Since its launch in Dubai in 2001 The Entertainer has been saving customers money with its range of two-for-one offers at a number of different outlets. And now it’s a global success. Founder and CEO Donna Benton told StartUp how it rose from humble beginnings to be the world’s voucher book of choice.
Everybody loves value for money. Whether you are earning millions or pennies, the promise of discounts, special offers and bargains is always very welcome.
This widespread thirst is what drove Australian Donna Benton to put together a plan for a two-for-one voucher book, offering Dubai residents great deals on food, activities, and experiences across the emirate.
And so The Entertainer was born. A book full of incentives for consumers, from boutique cafes to grand hotels, all offering two-for-one deals across the board, giving customers a great deal, and allowing participating business to access a new, broader client base.
Starting in Dubai, the brand has grown to become a global success, branching out across the Middle East, and most recently reaching into Singapore, South Africa, Egypt and Lebanon, while enjoying a year on year 30-40 percent profit growth. And there’s no stopping there, with further expansion plans for Europe, Asia, the USA and Africa, on top of the yearly updates in existing books.
Not bad for a woman who arrived in Dubai from Melbourne with just $3,000 to her name.
Clearly industrious and with an eye for a gap in the market, Benton didn’t take long to come up with her idea for The Entertainer and start implementing it immediately.
“It started in 2001, when I came to Dubai,” she says. “I was offered a job which didn’t work out and that’s when I thought of The Entertainer.
“I was driving one day and thought to myself that there are so many restaurants and attractions, but no incentive to go to them. If people have enough incentive to go to these outlets, they could save money as well as drive revenue to all the places in Dubai.
“I did a feasibility study in the internet café next to my house, and then ran to outlets to try to get them on board.”
Knocking on doors and explaining her business model was hard work, but her determination paid off when Marriott became the first outlet to sign up to the enterprise, a moment that Benton simply calls “great”.
As a one-woman business more hard work followed, but as she explains, she didn’t mind putting in the graft.
“It was just me. I basically did everything - going to merchants, stocking books, everything. When you’re starting up you’ve got to save where you can. I didn’t get a salary for the first year. That’s how you build a successful company from scratch – with hard work.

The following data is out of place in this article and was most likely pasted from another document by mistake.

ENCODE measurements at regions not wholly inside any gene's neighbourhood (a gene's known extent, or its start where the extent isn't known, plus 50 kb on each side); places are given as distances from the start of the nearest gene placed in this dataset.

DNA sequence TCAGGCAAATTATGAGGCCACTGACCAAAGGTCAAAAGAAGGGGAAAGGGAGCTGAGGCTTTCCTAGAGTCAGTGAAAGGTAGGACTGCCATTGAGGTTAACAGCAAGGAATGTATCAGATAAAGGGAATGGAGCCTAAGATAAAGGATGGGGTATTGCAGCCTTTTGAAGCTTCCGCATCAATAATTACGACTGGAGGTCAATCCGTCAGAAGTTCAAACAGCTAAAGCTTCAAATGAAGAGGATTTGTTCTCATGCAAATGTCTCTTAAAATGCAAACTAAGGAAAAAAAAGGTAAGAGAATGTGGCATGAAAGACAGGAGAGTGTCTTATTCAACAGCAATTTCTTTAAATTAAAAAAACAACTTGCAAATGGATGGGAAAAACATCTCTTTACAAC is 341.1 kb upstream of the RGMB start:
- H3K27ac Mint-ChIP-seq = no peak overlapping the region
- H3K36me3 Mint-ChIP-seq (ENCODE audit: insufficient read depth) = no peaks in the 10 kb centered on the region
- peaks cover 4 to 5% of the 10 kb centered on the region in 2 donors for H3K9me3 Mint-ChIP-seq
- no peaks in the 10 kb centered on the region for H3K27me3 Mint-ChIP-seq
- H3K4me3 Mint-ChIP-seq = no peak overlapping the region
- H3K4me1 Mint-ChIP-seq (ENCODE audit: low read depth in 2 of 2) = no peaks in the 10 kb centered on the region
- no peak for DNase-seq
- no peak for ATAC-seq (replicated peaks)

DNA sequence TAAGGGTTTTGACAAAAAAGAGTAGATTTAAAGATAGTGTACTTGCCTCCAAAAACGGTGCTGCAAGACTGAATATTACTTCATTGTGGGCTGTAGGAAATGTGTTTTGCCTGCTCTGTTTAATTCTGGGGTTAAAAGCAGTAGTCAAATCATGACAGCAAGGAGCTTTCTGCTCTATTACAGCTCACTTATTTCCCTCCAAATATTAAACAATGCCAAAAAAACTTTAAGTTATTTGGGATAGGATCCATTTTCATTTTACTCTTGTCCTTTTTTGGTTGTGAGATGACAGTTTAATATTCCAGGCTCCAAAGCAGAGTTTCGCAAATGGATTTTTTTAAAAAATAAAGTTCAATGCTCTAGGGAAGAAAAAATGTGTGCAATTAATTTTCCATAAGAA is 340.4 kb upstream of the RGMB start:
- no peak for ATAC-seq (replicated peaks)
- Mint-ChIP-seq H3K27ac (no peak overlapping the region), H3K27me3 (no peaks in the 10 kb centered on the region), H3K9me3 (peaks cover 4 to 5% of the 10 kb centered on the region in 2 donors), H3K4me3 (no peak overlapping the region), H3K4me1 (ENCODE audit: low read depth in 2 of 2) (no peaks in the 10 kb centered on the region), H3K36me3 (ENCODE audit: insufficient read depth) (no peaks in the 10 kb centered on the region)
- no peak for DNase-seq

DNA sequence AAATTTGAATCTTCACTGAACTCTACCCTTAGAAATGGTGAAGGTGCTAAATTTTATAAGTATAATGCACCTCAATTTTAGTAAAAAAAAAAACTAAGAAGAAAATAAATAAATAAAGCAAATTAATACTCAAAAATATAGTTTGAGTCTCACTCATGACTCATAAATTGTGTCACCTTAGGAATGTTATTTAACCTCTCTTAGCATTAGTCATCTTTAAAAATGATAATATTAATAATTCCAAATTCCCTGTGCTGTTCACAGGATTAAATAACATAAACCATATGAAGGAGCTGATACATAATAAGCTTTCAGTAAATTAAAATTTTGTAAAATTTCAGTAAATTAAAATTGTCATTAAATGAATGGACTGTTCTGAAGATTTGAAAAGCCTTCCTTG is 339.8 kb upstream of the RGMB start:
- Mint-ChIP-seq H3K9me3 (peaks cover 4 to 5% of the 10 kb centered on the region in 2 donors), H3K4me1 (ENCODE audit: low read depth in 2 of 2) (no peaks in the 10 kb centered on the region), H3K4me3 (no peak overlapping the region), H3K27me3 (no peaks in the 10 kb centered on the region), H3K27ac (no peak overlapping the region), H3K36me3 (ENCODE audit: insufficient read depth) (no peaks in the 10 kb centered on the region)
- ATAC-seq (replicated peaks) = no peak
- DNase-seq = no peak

“I never thought it wouldn’t work – I’ve always been totally positive about it. I’ve always had a vision and thought it would succeed. You have to believe in yourself in order to do it.”
After teaming up with an investor, who she bought out four years later, Benton was then able to grow The Entertainer outlet by outlet. But whereas she was initially reliant on her own endeavours to bring businesses on board, she could now count on reputation and word of mouth.
“At the beginning I had to go round to brands to get registrations, but when they came on board, other companies found out and wanted to be involved as well. Big companies introduced us to other companies, and things really grew.
“Where we are now has been twelve years in the making. It’s a proven success – not a one-year wonder. We’ve got great customer loyalty and a lot of the outlets in the most recent book have been with us since day one.
“Our merchant base really is eleven out of ten.”
Signing up big-name brands, however, was not always an easy ride, with several companies trying to dictate what deal they would offer in The Entertainer.
“I really had to hold my ground, and did so from the very beginning,” says Benton.
“I wanted really good brands, but they wanted different deals. I had to hold firm. I had to stick to my business model. I couldn’t deviate otherwise everybody would ask for something different.
“When I started the company I knew it had to be quality. Not a voucher book that people might not want to use. It had to be valid seven days a week. Everything had to be two-for-one.”
Sticking to her guns seems to have paid dividends, as The Entertainer soon flourished, with the launch of books across the UAE and GCC, as well as Dubai books focusing on fine dining, family, body, and travel.